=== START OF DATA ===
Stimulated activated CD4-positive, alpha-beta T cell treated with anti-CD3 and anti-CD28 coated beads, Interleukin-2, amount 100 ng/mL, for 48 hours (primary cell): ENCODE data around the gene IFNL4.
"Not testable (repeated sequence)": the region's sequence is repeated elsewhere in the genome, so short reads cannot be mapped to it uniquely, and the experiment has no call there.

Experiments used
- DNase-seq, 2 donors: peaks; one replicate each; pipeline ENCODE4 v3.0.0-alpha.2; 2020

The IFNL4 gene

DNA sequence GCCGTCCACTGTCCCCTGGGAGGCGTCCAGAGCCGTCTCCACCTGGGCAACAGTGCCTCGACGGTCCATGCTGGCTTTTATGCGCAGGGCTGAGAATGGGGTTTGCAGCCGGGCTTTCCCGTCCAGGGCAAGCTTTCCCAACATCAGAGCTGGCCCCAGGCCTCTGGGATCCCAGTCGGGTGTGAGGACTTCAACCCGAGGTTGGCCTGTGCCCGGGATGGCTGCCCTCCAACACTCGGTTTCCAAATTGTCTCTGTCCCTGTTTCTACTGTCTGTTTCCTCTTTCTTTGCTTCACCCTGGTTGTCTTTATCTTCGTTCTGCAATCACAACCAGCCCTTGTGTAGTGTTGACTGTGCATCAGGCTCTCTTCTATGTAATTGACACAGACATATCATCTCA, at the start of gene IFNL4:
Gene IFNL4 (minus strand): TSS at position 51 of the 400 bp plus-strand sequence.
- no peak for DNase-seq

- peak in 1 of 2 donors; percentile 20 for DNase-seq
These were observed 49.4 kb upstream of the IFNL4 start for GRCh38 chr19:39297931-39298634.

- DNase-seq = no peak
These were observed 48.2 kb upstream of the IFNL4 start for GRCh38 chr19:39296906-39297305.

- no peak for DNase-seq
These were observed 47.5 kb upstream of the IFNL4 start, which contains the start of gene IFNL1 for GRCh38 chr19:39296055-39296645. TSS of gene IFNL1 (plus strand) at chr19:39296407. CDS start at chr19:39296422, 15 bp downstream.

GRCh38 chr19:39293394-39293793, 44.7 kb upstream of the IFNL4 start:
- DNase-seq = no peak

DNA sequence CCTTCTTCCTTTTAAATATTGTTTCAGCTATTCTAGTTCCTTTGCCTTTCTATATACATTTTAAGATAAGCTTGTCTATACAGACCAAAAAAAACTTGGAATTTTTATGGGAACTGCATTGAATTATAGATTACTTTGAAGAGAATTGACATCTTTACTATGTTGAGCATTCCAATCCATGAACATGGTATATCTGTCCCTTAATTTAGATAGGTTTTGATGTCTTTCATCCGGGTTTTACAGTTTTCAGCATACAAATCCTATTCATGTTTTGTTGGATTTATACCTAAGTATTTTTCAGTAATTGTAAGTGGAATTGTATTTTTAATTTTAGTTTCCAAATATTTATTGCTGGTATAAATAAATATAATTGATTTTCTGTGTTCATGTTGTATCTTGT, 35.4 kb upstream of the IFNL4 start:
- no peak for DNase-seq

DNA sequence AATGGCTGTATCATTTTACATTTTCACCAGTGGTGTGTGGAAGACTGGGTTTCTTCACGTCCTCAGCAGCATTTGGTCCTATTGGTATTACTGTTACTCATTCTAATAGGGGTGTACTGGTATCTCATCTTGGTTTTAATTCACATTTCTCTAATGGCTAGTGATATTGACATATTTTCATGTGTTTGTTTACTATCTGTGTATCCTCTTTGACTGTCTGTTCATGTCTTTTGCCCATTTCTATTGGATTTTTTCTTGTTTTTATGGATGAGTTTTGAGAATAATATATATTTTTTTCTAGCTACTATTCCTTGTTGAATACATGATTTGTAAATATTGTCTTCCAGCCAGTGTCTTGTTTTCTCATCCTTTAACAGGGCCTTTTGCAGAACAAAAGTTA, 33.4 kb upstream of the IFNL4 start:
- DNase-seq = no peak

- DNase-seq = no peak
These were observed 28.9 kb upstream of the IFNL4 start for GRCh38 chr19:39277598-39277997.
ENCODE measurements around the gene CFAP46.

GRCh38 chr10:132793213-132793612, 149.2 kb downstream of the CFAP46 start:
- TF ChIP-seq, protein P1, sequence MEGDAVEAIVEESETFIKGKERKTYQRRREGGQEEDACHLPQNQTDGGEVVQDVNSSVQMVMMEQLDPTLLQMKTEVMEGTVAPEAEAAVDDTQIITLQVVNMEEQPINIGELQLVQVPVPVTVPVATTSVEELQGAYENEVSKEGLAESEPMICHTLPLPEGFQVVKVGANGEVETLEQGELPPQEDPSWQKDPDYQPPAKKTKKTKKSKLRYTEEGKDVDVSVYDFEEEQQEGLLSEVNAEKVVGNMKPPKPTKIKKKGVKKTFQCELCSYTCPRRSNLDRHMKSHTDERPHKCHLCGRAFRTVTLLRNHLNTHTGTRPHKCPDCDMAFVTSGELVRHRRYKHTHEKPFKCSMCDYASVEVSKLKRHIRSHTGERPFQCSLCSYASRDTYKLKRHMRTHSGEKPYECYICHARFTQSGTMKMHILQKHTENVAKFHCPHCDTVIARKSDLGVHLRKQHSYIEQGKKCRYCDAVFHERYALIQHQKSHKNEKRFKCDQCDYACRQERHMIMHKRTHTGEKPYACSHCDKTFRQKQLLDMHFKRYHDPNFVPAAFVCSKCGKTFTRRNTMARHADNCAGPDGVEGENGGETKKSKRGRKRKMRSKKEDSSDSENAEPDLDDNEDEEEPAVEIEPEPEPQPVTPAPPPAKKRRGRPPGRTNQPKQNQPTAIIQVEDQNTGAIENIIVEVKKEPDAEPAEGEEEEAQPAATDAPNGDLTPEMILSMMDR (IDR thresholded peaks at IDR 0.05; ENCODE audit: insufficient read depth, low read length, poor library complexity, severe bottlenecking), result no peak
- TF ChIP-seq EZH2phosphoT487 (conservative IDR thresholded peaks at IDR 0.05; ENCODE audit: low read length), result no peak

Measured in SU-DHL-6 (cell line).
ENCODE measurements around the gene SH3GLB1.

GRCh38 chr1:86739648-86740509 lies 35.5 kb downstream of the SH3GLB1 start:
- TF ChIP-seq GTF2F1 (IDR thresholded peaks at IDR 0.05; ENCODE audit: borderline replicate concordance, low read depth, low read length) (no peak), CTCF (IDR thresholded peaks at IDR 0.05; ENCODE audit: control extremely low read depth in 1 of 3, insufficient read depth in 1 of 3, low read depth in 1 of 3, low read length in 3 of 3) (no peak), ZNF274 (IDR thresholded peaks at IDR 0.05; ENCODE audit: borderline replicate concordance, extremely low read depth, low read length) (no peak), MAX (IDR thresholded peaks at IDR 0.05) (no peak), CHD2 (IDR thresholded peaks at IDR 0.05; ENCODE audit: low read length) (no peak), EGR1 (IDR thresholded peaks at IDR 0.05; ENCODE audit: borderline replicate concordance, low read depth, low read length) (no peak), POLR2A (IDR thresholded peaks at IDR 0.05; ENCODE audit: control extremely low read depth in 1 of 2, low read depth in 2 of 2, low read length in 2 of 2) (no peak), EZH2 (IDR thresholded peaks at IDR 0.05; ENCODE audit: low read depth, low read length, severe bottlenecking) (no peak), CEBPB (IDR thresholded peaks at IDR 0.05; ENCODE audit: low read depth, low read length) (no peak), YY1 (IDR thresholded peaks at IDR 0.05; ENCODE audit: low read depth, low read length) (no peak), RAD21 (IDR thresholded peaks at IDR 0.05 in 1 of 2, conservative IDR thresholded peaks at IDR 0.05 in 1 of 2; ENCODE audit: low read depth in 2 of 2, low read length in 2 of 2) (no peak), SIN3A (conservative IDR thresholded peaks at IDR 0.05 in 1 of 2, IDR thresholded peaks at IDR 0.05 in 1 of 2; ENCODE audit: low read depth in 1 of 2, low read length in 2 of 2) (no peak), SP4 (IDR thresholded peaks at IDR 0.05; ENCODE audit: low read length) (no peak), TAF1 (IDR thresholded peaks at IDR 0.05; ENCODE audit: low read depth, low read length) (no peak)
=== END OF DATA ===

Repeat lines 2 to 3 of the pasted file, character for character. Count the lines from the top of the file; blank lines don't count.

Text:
"Not testable (repeated sequence)": the region's sequence is repeated elsewhere in the genome, so short reads cannot be mapped to it uniquely, and the experiment has no call there.

Experiments used